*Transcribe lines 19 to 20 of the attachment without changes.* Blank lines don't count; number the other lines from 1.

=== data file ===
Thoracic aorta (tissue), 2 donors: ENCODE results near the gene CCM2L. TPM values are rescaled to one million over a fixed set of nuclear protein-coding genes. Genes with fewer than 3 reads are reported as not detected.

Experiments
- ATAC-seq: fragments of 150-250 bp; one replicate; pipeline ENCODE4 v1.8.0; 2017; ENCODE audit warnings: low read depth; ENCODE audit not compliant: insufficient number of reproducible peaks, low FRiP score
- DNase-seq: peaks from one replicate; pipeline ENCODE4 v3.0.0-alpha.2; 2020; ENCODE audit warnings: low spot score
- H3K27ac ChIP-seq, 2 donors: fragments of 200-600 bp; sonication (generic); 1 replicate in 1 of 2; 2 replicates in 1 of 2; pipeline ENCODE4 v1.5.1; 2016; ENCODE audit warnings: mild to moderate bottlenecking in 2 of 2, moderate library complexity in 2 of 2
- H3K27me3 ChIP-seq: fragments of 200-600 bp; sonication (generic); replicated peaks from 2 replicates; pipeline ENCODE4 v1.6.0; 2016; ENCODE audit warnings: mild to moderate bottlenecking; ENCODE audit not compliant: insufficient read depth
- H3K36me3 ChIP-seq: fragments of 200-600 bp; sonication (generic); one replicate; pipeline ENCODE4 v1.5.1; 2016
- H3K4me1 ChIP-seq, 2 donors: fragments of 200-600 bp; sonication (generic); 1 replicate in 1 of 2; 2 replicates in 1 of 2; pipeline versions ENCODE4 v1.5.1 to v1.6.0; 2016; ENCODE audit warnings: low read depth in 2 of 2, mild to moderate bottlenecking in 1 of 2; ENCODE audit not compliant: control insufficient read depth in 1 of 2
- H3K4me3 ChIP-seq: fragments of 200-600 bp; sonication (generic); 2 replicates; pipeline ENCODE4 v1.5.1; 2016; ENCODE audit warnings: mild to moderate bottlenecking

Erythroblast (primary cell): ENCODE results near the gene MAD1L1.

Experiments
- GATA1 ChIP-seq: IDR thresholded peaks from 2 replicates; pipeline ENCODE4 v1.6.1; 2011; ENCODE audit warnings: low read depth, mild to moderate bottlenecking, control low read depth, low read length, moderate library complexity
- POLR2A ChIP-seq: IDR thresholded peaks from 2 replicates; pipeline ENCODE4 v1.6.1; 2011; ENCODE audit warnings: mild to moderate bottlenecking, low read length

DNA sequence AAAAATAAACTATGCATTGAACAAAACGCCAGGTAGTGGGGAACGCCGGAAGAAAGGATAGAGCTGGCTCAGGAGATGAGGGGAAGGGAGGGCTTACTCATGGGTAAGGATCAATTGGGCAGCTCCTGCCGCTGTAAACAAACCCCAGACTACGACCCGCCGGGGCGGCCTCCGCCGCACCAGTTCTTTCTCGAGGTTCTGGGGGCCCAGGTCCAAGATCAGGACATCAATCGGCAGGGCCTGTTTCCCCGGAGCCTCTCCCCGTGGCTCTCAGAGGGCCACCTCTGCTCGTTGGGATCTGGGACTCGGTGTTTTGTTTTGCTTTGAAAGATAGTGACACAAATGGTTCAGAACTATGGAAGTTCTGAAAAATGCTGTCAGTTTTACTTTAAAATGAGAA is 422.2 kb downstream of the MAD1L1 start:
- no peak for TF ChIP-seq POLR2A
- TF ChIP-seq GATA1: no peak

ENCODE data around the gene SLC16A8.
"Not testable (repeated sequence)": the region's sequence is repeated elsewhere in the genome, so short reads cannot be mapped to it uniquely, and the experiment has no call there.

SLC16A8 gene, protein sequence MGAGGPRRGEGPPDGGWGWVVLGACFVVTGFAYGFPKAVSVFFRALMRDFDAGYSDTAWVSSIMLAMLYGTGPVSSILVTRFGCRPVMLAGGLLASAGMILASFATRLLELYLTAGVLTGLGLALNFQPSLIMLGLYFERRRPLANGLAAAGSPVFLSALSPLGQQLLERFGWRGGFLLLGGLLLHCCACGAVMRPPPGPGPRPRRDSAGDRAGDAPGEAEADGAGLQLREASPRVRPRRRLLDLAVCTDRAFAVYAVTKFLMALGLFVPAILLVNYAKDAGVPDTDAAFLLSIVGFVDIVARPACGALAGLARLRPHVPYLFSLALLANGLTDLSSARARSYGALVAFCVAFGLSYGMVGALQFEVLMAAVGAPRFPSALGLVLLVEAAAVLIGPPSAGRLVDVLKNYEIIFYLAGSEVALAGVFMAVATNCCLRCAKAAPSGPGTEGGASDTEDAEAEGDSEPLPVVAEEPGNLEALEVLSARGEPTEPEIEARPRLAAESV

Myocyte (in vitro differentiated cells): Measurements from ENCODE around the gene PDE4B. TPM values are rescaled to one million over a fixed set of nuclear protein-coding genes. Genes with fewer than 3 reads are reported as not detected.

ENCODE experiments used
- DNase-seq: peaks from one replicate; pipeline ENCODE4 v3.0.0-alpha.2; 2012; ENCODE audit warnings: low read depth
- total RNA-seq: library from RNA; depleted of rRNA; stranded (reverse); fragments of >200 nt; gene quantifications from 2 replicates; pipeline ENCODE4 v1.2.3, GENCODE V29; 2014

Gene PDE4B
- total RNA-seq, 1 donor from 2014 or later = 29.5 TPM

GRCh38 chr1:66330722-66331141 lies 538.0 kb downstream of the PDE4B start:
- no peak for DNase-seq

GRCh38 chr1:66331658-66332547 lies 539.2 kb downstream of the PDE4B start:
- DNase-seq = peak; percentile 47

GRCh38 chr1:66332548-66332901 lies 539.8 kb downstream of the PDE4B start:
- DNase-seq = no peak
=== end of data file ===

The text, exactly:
SLC16A8 gene, protein sequence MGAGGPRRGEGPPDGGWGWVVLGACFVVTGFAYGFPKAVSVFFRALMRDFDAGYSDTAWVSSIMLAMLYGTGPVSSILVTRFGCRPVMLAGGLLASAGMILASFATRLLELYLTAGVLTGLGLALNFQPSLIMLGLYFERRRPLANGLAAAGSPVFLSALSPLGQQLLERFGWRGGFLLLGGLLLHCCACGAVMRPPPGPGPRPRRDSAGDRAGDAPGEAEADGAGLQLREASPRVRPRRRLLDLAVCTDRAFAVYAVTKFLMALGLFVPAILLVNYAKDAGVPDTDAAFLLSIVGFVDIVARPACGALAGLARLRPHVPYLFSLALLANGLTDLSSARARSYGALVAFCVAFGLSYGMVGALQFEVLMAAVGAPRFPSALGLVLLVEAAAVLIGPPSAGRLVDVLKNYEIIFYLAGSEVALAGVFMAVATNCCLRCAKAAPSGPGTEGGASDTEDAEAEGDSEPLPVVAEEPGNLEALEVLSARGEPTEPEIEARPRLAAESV

Myocyte (in vitro differentiated cells): Measurements from ENCODE around the gene PDE4B. TPM values are rescaled to one million over a fixed set of nuclear protein-coding genes. Genes with fewer than 3 reads are reported as not detected.